"Growing Up Locked Down" (GULD) is a 3-Day multi-media, multi-cultural, solutions-based Juvenile Justice Conference presented by The Gathering for Justice and Justice League NYC.  The Conference will include plenaries with Keynote Speakers Harry Belafonte, Bryan Stevenson, Cornel West and Bart Lubow, Panels and Workshops led by noted Juvenile Justice advocates and activists including Soffiyah Elijah, Khary Lazarre-White, Tamika Mallory, George Gresham, members of Central Park 5 and Jena 6, Clinton Lacy, Glenn E. Martin, Jeannette Bocanegra, Thenjiwe McHarris, Tynesha McHarris, Rukia Lumumba, Vince Warren, Gabrielle Horowitz-Prisco, Linda Sarsour, Cherrell Brown, Nate Balis, Scott Budnick, Nane Alejandrez and Sarah Bryer, and special events including an Opening Night Networking Social, Film Screening and a Closing Night Concert.  Participating Artists include Talib Kweli, Immortal Technique, Grace Weber, Quadir Lateef, Jasiri X, Aja Monet, Aurora Barnes, Mysonne, Impact Repertory Theatre, Mike de la Rocha and more. The Conference will also include youth-led programming, nonviolence trainings, a theater program in collaboration with The New School for Drama and Naked Angels Theater Company, and a live art event with noted conscious muralists Beats, Rhymes and Relief. The majority of GULD will take place at The New School’s brand new Tishman Auditorium on 5th Avenue. GULD is made possible by the generous sponsorship of The New School for Drama.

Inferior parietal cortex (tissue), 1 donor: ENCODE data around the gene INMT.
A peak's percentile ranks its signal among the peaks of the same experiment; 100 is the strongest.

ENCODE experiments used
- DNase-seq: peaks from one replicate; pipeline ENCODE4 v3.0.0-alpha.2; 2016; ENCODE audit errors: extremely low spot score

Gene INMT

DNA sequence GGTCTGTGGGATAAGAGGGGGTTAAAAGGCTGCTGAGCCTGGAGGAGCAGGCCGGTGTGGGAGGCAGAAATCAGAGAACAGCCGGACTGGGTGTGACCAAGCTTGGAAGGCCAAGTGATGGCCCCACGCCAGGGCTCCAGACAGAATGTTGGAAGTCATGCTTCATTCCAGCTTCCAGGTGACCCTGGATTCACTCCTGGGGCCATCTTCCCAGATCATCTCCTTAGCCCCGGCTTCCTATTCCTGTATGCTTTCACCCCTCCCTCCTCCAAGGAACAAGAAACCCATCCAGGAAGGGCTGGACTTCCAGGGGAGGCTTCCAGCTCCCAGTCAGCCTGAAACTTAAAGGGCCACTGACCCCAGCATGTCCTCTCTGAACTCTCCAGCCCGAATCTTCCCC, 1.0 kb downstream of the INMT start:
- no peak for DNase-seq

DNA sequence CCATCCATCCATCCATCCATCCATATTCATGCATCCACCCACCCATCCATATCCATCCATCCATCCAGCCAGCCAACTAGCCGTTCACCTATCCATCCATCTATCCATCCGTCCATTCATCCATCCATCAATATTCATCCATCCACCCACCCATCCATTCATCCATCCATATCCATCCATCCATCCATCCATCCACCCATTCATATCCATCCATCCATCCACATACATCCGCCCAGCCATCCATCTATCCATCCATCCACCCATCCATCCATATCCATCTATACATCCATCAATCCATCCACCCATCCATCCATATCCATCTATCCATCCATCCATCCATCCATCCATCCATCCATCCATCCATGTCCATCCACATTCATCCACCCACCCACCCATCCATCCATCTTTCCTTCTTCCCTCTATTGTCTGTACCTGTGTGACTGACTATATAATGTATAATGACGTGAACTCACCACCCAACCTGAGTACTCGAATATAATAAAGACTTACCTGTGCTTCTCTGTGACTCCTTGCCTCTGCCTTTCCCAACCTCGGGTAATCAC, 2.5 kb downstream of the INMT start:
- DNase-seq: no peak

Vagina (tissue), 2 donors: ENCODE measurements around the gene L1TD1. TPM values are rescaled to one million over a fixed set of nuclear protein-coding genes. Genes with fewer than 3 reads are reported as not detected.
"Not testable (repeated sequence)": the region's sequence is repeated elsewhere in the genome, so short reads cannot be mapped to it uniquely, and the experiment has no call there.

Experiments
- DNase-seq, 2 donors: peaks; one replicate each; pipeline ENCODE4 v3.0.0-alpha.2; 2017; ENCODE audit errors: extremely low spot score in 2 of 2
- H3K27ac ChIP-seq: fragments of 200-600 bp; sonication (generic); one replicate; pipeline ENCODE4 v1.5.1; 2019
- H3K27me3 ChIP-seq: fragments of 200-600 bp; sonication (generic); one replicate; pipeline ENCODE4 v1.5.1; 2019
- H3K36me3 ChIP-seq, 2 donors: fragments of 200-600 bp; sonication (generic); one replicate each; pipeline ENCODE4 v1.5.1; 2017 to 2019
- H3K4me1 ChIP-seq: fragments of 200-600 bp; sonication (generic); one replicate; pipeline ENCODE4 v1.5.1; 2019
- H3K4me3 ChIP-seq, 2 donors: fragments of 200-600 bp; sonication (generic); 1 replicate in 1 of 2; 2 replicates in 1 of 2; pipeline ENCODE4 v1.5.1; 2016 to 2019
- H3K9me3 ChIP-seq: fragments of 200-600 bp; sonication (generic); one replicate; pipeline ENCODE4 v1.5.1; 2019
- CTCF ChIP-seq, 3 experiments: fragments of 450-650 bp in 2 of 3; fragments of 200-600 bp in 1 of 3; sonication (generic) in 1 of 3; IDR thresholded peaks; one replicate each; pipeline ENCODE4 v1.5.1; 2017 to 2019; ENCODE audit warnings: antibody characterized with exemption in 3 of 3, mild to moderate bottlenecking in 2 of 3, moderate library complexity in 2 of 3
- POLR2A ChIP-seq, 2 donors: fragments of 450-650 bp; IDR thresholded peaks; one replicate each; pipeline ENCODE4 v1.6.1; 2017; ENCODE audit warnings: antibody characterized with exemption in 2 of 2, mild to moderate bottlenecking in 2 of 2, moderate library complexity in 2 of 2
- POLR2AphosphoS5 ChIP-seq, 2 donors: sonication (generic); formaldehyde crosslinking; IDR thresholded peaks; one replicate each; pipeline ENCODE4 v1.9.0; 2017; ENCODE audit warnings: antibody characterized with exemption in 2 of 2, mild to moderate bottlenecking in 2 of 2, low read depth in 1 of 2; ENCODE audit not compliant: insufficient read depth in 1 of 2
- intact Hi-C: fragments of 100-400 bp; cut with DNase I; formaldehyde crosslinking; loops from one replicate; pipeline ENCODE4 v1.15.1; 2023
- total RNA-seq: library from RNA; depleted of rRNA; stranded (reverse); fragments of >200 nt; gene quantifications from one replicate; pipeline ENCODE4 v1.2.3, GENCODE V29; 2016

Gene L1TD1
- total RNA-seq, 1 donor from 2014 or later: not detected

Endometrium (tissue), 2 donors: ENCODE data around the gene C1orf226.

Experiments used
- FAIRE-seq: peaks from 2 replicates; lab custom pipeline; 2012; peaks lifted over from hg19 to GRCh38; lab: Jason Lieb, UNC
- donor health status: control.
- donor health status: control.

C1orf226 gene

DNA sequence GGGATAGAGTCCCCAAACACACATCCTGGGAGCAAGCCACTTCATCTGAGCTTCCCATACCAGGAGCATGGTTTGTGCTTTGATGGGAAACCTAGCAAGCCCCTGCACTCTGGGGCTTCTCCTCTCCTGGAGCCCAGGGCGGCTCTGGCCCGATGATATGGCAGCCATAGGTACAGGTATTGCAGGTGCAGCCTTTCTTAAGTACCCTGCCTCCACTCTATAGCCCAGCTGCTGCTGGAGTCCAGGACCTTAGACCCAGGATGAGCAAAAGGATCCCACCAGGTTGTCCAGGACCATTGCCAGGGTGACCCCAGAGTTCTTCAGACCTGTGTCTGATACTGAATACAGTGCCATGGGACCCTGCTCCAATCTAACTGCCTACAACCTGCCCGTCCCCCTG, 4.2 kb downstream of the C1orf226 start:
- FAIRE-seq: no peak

afrolatinoforum:

"Growing Up Locked Down" (GULD) is a 3-Day multi-media, multi-cultural, solutions-based Juvenile Justice Conference presented by The Gathering for Justice and Justice League NYC.  The Conference will include plenaries with Keynote Speakers Harry Belafonte, Bryan Stevenson, Cornel West and Bart Lubow, Panels and Workshops led by noted Juvenile Justice advocates and activists including Soffiyah Elijah, Khary Lazarre-White, Tamika Mallory, George Gresham, members of Central Park 5 and Jena 6, Clinton Lacy, Glenn E. Martin, Jeannette Bocanegra, Thenjiwe McHarris, Tynesha McHarris, Rukia Lumumba, Vince Warren, Gabrielle Horowitz-Prisco, Linda Sarsour, Cherrell Brown, Nate Balis, Scott Budnick, Nane Alejandrez and Sarah Bryer, and special events including an Opening Night Networking Social, Film Screening and a Closing Night Concert.  Participating Artists include Talib Kweli, Immortal Technique, Grace Weber, Quadir Lateef, Jasiri X, Aja Monet, Aurora Barnes, Mysonne, Impact Repertory Theatre, Mike de la Rocha and more. The Conference will also include youth-led programming, nonviolence trainings, a theater program in collaboration with The New School for Drama and Naked Angels Theater Company, and a live art event with noted conscious muralists Beats, Rhymes and Relief. The majority of GULD will take place at The New School’s brand new Tishman Auditorium on 5th Avenue. GULD is made possible by the generous sponsorship of The New School for Drama.

15th September 2014

Photoset reblogged from AfroLatin@ Forum with 2 notes

afrolatinoforum:

The AfroLatin@ Forum Presents

Making Race Count In the Census